D. While the p20 content of cells depends on the level of eIF4E, the reverse is not true, as a CAF20 deletion strain and its p20-containing parent contain comparable levels of eIF4E.

Figure 5 shows representative results of experiments characterizing the effect of reduced eIF4E levels on yeast. YTH3 cells grown in the absence of doxycycline show a significant increase in the average cell volume (panel A), which becomes more severe in the presence of the antibiotic. Despite this apparent change in cell morphology, YTH3 is still able to maintain average growth rates that are 80–90% of that supported by wild-type eIF4E levels. Further reduction of eIF4E abundance by addition of doxycycline to the growth medium then results in a large increase in doubling time ( Fig. 5B ). Translational activity, measured via [ 35 S]-methionine incorporation, shows a similar pattern ( Fig. 5C ). Whereas YTH3 showed average incorporation rates of 70–90% compared to its isogenic parent BY4741 in the absence of doxycycline, repression of tet -promoter activity through the addition of the anti­biotic resulted in greatly reduced translational activity. Inspection of polysome profiles generated at different eIF4E levels ( Fig. 5D ) confirms the trend observed in the previous experiments, although here YTH3 shows a distinct profile even when the promoter is fully derepressed. In conclusion, the minimal sensitivity of cellular translation and growth levels to reductions in the abundance of eIF4E is not consistent with the operation of a special ‘limiting’ influence by this factor.

Figure 5.

Effects of reductions in eIF4E levels on S. cerevisiae .

A. Pictures taken at equal magnifications show an increase in cell volume in YTH3.

B. eIF4E production under basic tetO7 promoter activity supports growth at near wild-type levels, whereas the presence of doxycycline markedly reduces the growth rate.

C. [ 35 S]-methionine incorporation rates show a similar pattern as growth rates, and are only strongly reduced in the presence of doxycycline.

D. Polysomal profiles show progressive restructuring in response to decreasing eIF4E content of cells.

The relationship between the levels of p20 and eIF4E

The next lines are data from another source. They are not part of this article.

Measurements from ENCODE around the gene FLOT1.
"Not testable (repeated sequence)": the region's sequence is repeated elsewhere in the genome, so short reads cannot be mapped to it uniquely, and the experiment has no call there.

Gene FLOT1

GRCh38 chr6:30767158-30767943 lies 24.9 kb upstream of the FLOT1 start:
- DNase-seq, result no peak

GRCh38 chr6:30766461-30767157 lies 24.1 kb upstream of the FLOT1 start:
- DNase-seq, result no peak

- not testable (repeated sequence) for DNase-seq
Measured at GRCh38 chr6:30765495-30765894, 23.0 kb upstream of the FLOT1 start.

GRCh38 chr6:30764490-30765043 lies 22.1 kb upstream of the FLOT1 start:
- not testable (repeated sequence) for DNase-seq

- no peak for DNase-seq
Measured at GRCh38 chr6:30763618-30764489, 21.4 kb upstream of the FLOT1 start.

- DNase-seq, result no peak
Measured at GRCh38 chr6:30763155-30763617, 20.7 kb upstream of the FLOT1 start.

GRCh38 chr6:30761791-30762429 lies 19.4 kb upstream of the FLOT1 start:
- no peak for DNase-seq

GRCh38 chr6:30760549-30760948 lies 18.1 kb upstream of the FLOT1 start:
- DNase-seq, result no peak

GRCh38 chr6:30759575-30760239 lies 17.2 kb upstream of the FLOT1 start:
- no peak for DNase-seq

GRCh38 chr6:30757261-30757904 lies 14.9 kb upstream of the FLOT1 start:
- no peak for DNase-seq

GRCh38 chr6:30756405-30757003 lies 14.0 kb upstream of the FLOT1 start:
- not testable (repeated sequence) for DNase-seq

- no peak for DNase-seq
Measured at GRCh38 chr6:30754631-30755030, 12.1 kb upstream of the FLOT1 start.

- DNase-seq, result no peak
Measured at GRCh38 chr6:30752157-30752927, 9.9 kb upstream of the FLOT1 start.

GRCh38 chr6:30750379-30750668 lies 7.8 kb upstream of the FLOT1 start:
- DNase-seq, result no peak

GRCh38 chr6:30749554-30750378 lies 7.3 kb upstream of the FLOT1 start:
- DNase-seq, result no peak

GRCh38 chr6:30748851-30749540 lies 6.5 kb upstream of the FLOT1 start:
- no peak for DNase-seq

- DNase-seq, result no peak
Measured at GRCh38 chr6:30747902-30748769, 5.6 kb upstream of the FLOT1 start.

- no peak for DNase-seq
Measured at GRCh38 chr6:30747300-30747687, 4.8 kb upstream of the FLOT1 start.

Saccharomyces cerevisiae produces a small (18.2 kDa) protein, the product of the CAF20 gene termed p20, which is regarded as a potential analogue of the human 4E-BP translational repressors ( Altmann et al., 1997 ; Ptushkina et al., 1998 ). This protein can bind to eIF4E and thereby exclude eIF4G, thus rendering eIF4E inactive for the purposes of translation initiation. The relationship between p20 and eIF4E is therefore relevant to the functional significance of the observed level of eIF4E in the cell. We accordingly investigated the possibility that yeast cells have a pool of eIF4E that is maintained in a complex with p20 and is therefore not capable of binding to eIF4G. Coupled with that possibility is the question whether p20 stabilizes the apparently unbound pool of eIF4E.

We found indeed that p20, as well as eIF4G, can be immunoprecipitated with anti-eIF4E antibodies from extracts prepared from logarithmically growing cells (Fig. 6A). In order to minimise potential displacement of eIF4E-bound proteins by antibodies that share the same binding site as eIF4G and p20, we kept the contact between cell extract and preimmobilized antibodies very short (10 min, see Experimental procedures). According to the kinetic constants that we previously measured for the respective interactions (Ptushkina et al., 1998), this should ensure maintenance of more than 80% of the initially formed complexes by the end of the incubation period. Quantification of the co-precipitated proteins, using recombinant protein standards as described above, revealed a p20:eIF4G ratio of 9 : 1, similar to the estimated ratio of these proteins in the cell.

The presence of a large pool of eIF4E that is bound to a potential translational inhibitor raises the question whether the 5′ cap structures of translated mRNAs exist in an equilibrium of p20- and eIF4G-associated states, or whether the translationally active eIF4E:eIF4G complexes can exclude the inactive eIF4E:p20 complexes from the caps. Initial fractionation experiments showed that p20 is not present in large amounts in ribosomal pellets after ultracentrifugation of cell extracts. The interpretation of these experiments is difficult as non-polysome associated proteins always occur as contaminants in the ribosomal pellets. However, p20 appears not to be polysome-associated because its distribution is comparable to that of Adh1, with 90% of the protein in the post-ribosomal supernatant. In contrast, 50–70% of eIF4G occurs in the ribosomal pellets (data not shown). In order to obtain more reliable data on the mRNA-binding status of the different eIF4E-containing complexes, we isolated total poly(A)RNA via passage of cell-extracts over oligo(dT) cellulose. In eluates derived from these experiments, eIF4G and eIF4E can be clearly detected (Fig. 6B). In contrast, no p20 could be detected bound to the resin, despite the fact that our anti-p20 antibodies are two to three times more sensitive than the anti-eIF4E antibodies (data not shown). It appears therefore that the eIF4E:p20 complexes are not bound to mRNA 5′-caps under conditions of logarithmic growth. The most likely mechanism of exclusion arises from the different co-operativity effects exerted by p20 and eIF4G: we had initially shown that p20 arrests eIF4E somewhat less tightly on cap-analogues than eIF4G (Ptushkina et al., 1998); in addition, the binding of Pab1 to eIF4G was shown to have a further stabilizing influence (von der Haar et al., 2000). It was therefore of particular interest to find that Pab1 is also present in detectable amounts in the poly(A)+ isolate (data not shown).